Tate today announced highlights of its programme for 2021, including solo exhibitions of Philip Guston, Petrit Halilaj, Lubaina Himid, Yayoi Kusama, Paula Rego, Auguste Rodin and Sophie Taeuber-Arp. The year will also see newly commissioned works by Heather Phillipson, Emily Speed and Anicka Yi, as well as landmark exhibitions exploring Britain’s relationship with the Caribbean and Hogarth’s depictions of 18th-century life.
As announced last week, this autumn will see Turner’s Modern World and Lynette Yiadom-Boakye at Tate Britain, Zanele Muholi and Bruce Nauman at Tate Modern, Don McCullin at Tate Liverpool, and Haegue Yang at Tate St Ives.
In addition, Tate Modern confirmed this week that its Andy Warhol exhibition will be extended for two more months and will now close on 15 November 2020, and that Ed Ruscha’s current ARTIST ROOMS display will be extended to July 2021. Tate Britain also announced that its annual Winter Commission will be undertaken by Chila Kumari Burman, opening for Diwali on 14 November 2020. The gallery’s ongoing Art Now series of contemporary exhibitions will return with Cooking Sections on 27 November 2020, and a new display to mark the 50th anniversary of Tate Archive will open on 12 October 2020. Tate Liverpool announced new dates for its upcoming Aliza Nisenbaum exhibition, which will now open on 15 December 2020, and will include a new commission that depicts key workers from the city.
The spring season will begin at Tate Modern with a retrospective of one of America’s greatest modern painters, Philip Guston. Over a 50-year career, Guston bridged the personal and the political, the abstract and the figurative, the humorous and the tragic, creating some of the most influential paintings of the late 20th century. This will be followed by a rare chance to experience two of Yayoi Kusama’s Infinity Mirror Rooms, immersive installations that transport the viewer into the artist’s unique vision of endless reflections.
The annual Tate Britain Commission will be unveiled in March, created this year by Heather Phillipson. Coinciding with her project for the Fourth Plinth in Trafalgar Square, Phillipson’s work will transform the Duveen Galleries with a spectacular and other-worldly installation. Tate Liverpool will also host new installations in the spring as part of the Liverpool Biennial, the UK’s largest festival of contemporary art.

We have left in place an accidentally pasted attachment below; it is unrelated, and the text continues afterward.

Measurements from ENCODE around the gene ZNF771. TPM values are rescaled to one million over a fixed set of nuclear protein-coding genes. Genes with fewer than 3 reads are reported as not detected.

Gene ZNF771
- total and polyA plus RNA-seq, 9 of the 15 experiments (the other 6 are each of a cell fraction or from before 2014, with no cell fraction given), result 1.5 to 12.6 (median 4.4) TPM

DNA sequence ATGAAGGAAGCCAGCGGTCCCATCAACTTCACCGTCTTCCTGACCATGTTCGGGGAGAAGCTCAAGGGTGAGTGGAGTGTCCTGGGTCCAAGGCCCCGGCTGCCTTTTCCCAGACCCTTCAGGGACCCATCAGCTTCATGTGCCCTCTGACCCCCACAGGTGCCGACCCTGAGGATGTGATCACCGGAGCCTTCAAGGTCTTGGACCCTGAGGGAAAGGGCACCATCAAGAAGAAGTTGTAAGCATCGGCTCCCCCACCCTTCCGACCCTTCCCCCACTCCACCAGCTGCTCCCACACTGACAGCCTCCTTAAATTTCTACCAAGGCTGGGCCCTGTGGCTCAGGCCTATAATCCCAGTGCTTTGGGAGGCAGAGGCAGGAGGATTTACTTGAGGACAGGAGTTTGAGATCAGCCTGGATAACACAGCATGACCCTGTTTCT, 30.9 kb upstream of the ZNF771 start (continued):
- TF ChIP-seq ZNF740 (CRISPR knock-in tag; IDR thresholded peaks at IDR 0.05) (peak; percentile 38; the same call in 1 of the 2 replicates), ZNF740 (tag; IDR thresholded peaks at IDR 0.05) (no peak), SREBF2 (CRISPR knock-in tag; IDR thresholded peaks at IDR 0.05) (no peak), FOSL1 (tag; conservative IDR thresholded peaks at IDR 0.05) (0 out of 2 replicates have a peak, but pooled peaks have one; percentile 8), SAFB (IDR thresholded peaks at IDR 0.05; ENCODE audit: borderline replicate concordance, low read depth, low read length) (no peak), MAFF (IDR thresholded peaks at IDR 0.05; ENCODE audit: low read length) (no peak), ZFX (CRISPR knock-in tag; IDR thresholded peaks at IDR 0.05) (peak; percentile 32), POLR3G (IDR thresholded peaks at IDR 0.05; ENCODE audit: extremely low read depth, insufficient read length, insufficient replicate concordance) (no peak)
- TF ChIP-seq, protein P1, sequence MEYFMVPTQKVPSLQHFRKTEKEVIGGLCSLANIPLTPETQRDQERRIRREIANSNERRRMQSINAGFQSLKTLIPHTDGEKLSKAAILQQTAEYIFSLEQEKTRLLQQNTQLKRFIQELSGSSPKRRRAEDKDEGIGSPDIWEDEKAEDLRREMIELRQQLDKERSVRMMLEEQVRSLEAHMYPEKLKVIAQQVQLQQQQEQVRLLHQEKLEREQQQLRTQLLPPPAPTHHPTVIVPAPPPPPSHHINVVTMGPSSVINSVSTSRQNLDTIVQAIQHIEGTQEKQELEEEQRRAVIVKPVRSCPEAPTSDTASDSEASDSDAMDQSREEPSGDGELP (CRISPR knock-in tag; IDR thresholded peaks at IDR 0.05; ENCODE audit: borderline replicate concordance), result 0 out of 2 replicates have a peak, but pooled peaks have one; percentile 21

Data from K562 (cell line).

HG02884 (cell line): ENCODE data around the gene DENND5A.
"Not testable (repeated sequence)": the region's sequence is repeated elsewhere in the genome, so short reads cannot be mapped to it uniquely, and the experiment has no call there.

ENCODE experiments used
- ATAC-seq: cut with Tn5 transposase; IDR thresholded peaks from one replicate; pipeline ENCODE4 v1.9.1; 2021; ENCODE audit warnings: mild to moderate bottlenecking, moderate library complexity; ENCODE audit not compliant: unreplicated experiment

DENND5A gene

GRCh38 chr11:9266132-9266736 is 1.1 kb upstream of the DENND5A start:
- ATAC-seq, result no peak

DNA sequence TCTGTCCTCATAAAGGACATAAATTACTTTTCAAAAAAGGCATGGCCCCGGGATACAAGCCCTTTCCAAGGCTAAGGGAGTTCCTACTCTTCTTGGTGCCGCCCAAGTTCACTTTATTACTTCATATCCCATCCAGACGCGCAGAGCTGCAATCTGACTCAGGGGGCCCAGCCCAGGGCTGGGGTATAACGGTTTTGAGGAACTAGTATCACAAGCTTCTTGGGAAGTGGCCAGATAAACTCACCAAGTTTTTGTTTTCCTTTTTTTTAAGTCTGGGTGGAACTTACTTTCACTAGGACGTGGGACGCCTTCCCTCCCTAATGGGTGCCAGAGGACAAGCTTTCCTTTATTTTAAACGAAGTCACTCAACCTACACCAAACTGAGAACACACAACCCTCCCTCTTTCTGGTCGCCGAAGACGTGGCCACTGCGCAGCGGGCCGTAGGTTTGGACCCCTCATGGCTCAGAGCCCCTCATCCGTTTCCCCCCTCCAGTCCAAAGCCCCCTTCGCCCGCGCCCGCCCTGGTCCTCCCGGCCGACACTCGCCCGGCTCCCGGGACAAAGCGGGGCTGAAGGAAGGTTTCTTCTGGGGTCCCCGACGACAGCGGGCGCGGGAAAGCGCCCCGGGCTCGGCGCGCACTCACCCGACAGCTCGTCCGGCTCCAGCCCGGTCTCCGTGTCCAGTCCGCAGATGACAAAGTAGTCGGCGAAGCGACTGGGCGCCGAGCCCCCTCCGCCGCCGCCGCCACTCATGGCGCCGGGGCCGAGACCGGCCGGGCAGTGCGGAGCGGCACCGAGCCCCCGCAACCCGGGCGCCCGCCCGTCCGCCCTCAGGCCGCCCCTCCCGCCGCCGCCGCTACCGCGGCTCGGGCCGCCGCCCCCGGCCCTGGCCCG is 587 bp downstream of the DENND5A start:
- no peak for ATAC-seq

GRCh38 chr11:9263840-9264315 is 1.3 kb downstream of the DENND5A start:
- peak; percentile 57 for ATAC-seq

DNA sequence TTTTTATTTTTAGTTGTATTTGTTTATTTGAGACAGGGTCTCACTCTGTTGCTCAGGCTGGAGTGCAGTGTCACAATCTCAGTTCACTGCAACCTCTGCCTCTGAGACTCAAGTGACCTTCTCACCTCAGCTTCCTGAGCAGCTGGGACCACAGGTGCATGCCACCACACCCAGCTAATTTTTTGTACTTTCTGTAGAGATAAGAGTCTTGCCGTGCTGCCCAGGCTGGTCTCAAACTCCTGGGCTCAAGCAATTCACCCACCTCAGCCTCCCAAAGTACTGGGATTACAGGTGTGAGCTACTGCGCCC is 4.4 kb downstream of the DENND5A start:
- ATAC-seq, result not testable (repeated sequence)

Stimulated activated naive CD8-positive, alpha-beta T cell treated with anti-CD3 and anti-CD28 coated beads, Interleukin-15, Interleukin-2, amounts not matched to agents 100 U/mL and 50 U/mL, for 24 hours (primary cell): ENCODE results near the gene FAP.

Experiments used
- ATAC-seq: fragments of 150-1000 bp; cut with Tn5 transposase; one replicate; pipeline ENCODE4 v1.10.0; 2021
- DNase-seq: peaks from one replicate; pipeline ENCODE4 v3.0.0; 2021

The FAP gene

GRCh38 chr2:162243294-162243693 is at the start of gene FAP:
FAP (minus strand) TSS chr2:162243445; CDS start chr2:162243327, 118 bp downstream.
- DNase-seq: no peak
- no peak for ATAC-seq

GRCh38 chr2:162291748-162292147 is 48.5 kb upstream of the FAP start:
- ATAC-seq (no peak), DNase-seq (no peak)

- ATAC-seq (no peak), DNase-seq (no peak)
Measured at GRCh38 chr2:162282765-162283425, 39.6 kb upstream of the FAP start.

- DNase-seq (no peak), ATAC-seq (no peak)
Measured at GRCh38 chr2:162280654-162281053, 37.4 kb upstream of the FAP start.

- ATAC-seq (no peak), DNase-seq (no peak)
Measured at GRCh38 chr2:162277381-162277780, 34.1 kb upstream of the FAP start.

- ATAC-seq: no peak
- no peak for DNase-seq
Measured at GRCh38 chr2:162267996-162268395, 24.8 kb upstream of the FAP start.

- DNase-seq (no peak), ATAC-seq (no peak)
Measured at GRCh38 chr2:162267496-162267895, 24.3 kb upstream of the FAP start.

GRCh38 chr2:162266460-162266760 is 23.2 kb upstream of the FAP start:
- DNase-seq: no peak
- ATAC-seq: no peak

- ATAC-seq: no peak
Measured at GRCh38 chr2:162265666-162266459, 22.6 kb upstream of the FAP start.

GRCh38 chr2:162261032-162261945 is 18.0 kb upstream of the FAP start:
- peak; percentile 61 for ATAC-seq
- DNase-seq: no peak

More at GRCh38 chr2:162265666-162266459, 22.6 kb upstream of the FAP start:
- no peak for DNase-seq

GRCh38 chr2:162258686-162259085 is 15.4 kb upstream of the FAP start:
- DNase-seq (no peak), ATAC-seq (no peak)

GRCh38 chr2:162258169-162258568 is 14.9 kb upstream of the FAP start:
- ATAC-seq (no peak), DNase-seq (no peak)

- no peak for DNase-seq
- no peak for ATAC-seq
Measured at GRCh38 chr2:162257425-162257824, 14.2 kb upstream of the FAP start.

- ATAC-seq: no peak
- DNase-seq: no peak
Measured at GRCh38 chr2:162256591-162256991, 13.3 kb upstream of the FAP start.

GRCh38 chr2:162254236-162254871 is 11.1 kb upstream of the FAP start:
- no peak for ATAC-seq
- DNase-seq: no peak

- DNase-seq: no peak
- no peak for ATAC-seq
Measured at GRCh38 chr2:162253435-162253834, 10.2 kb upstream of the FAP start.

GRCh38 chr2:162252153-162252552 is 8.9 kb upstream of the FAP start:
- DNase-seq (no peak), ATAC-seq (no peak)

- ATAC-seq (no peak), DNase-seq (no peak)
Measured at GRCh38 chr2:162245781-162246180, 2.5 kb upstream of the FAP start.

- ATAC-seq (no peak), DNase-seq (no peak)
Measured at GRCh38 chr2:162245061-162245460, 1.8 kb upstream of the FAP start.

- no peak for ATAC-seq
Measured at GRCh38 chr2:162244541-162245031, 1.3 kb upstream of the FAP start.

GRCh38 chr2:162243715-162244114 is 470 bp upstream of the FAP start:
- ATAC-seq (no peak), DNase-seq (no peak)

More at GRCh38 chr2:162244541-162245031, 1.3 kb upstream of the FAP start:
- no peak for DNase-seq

Paula Rego, the acclaimed Portuguese-British artist of extraordinary imaginative power, will be the subject of a retrospective at Tate Britain in the summer. Rego has played a key role in redefining contemporary figurative art, particularly with her uncompromising representation of women. It will run alongside Hope. Struggle. Change: Photographing Britain and the ?World 1945-79, bringing together 300 powerful documentary photographs that tell the story of modern Britain, from conflicts and interventions abroad to migration and civil rights movements at home.
Tate Modern will celebrate two groundbreaking figures in modern art with major exhibitions. The EY Exhibition: The Making of Rodin will reveal Auguste Rodin as a radical artist, whose highly experimental works modelled in clay and plaster broke with century-long traditions and inaugurated a new age of sculpture. Sophie Taeuber-Arp will showcase the multidisciplinary work of one of the foremost abstract artists and designers of the 1920s and 30s, who challenged the boundaries between traditional crafts and modern art.
Tate Liverpool will also open a year-long free In Focus display of Lucian Freud’s paintings and prints. This will run alongside a major new project by artist Emily Speed, who was selected through Tate Liverpool’s inaugural Art North West open call. Tate St Ives will open a new exhibition by Kosovar artist Petrit Halilaj, whose installations explore cultural heritage and memory, often featuring animal forms that act as metaphors for transformation and discovery.
In the autumn, Anicka Yi’s Hyundai Commission for Tate Modern’s Turbine Hall will continue her ongoing exploration of the links between art and science and her use of unorthodox and experimental materials. Also at Tate Modern, a theatrical exhibition by the Turner Prize-winning artist Lubaina Himid will include recent work alongside highlights from across her influential career, often exploring overlooked and invisible aspects of social history and contemporary life.
Tate Britain will open two major group exhibitions exploring art’s connections to wider social and cultural history. Hogarth and Europe will show how 18th-century urban life was captured by William Hogarth in London alongside his contemporaries in Paris, Amsterdam and Venice. The exhibition will bring to life a vivid world of opportunity and enlightenment as well as materialism and exploitation. Britain and the Caribbean will be a landmark group exhibition spanning half a century, celebrating artists from the Caribbean who made their home in Britain, alongside later British artists who have made work addressing Caribbean themes and heritage.
Exhibition dates and further info over on the Tate website